By Ashley M. Nissler
From the first his hands fascinated: the delicate wrists, the fine bones and slender fingers, the palms just wide enough to cup my ear or the neck of a violin. I gave my love a pair of kid gloves, thin and soft, to protect his lovely hands – but found my gift was too small: time had passed between the measurement of my palm against his, finger pressed upon finger, wrist flush against wrist, a little warm hollow between our palms.
I bought a larger pair but after a time his hands were again too big – five fingers soon poked out the ends. Now he could wrap his fingers around my neck or encircle my waist with one hand. His thumb alone covered my eyes with little effort. Still we danced, he clasping his growing hands behind him, me reaching, chasing, 5,6,7,8 to grab onto them.
When the music stopped I had to buy yet another set, elastic and elephant, and he pulled them on and flexed as if to say perfect fit.
When his one hand spanned my entire torso from chin to hip, I sewed him a pair myself from all the old gloves, a patchwork of leather as wide as a sheet. Still his hands dangled down from his sleeves, fingers brushing the ground when he stood to kiss me. Each day the fingers, palms, bones, and tendons stretched and stretched until he could hold the house with one and my whole self with just a finger. I would sleep in one hand at night or when he worked; he would look at me with sad eyes as if to apologize for his giant hands and regular-sized heart.
We went on like this, my body in his hands, his body farther and farther away in the house while his hands lengthened on. We ceased to speak – his voice now came from so far away even shouting could not bridge the distance. Eventually, he had to sleep in the attic, and while he rested, his hands spilled out of the house, through the dormered windows, past the second story and the bottom floor, into the garden.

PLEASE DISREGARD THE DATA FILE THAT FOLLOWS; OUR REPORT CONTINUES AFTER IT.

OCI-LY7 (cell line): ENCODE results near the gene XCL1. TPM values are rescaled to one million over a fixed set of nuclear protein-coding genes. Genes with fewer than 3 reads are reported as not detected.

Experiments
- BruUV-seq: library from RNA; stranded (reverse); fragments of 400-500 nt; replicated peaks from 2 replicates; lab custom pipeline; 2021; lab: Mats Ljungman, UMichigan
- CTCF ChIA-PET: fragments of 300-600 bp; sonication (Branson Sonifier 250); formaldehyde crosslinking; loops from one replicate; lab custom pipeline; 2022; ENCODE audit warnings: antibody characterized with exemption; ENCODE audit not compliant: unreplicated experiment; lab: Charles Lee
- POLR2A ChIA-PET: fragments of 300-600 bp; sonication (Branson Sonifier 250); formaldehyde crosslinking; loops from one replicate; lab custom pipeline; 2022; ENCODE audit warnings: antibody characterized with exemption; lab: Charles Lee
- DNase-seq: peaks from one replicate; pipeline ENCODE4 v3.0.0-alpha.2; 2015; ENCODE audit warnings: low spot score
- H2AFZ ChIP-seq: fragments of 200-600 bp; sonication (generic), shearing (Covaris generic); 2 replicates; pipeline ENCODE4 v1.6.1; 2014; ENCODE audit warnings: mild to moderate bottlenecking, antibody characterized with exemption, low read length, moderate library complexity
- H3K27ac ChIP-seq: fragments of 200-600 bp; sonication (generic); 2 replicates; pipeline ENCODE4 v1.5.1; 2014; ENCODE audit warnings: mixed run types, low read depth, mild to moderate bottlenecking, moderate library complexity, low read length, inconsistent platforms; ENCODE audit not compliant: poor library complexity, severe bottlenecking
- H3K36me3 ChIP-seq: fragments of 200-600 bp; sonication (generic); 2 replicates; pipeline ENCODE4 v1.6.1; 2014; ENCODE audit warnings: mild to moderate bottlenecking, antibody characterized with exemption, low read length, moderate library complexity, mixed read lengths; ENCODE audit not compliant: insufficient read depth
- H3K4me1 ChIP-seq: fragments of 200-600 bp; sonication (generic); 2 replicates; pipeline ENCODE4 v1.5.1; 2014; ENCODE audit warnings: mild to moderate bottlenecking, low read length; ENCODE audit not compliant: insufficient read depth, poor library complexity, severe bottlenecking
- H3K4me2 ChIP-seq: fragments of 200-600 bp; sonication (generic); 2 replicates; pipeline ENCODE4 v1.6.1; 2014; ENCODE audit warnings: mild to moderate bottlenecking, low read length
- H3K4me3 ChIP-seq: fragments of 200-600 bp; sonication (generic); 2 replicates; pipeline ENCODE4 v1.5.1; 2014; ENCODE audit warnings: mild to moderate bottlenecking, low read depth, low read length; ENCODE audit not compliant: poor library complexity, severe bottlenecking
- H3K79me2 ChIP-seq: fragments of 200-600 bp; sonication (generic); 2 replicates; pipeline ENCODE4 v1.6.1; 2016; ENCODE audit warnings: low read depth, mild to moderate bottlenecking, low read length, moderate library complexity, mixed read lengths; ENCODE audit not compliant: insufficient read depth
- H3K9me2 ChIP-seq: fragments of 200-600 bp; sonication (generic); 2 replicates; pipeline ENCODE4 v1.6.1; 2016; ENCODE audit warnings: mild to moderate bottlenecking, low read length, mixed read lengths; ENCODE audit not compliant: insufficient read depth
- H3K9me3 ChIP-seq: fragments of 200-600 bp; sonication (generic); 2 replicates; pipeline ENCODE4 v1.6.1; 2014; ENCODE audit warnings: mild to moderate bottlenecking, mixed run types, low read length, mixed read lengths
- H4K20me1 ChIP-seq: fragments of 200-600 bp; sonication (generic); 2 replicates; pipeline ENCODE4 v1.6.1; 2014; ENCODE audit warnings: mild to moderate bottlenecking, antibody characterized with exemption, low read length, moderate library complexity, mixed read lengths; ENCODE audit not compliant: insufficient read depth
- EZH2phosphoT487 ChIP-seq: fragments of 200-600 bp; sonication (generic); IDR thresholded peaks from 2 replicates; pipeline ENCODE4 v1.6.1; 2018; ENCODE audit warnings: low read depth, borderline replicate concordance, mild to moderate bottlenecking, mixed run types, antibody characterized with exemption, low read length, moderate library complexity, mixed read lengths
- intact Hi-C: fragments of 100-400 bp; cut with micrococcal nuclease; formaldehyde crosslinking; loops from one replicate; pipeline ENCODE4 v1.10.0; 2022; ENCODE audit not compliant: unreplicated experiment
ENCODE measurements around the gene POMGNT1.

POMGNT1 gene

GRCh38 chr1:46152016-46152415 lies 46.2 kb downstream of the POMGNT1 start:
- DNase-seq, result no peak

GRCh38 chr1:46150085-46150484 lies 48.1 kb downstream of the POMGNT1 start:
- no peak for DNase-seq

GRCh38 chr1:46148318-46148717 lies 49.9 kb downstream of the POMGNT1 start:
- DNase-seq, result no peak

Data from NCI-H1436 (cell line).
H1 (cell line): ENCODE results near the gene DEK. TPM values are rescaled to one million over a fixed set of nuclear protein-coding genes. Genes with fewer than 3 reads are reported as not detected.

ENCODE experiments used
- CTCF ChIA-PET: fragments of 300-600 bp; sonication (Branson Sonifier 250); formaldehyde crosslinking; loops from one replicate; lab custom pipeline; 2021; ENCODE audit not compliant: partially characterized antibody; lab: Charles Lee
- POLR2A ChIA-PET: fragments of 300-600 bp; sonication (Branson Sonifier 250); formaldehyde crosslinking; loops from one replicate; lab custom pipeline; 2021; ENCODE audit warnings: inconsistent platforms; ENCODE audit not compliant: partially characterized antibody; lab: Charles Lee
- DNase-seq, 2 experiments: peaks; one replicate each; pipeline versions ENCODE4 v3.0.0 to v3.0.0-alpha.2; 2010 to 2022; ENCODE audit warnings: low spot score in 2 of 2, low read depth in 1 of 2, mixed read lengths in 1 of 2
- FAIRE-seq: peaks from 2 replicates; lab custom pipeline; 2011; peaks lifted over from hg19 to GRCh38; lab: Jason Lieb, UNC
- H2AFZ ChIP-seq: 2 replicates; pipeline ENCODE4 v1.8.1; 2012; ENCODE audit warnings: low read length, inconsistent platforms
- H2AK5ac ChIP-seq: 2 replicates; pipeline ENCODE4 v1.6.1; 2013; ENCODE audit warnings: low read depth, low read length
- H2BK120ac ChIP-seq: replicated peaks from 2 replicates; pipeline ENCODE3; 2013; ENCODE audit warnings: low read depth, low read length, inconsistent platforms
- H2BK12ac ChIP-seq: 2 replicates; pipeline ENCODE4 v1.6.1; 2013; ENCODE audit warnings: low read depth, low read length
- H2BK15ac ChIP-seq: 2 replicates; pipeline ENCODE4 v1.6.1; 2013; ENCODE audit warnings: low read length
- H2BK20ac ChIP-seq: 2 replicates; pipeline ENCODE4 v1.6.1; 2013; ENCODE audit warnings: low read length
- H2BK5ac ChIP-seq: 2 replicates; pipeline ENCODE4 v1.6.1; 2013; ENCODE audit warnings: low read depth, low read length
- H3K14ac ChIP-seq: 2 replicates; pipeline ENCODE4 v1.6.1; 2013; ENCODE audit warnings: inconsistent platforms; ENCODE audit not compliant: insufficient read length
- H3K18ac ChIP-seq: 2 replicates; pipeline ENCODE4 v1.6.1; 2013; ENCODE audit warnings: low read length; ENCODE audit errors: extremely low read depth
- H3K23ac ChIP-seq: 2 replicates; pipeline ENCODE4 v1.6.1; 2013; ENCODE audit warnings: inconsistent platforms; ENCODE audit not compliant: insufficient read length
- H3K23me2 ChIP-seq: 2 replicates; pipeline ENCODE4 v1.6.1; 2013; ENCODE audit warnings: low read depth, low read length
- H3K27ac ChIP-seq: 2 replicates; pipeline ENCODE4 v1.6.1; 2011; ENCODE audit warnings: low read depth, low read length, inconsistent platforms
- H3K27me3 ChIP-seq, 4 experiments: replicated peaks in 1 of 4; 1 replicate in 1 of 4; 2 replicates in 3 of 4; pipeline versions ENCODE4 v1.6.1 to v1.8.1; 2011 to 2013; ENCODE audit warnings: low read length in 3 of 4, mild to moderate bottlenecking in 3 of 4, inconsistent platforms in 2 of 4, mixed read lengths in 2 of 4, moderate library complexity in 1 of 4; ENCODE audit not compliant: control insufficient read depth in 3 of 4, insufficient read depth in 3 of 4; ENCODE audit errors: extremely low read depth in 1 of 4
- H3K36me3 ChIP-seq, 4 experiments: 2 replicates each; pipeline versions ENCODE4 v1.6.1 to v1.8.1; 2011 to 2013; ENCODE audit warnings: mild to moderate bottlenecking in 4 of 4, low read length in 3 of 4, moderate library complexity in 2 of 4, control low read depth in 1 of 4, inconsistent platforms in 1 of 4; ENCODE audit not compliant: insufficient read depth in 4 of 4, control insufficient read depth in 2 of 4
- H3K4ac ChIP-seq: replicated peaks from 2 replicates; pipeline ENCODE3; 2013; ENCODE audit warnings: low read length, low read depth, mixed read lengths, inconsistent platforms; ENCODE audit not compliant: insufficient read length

I would stand near a finger in the backyard and he would stroke me, hoping that it made me happy, but just as often his touch would knock me down onto the patio or into the neighbor’s yard.
Winter’s storms brought leaves and branches down on top of the tarps I had dragged over his hands, and dirt drifted under and between folds of skin. While he slept the gray days away, his fingers rooted in the damp soil, married the dirt and lay there until spring, when his end came.
And then the fingers, knuckles first, pushed up through the greening earth, unfurling their joints one by one to stand straight up to the sun.
All day all night they wave to me, calling my name.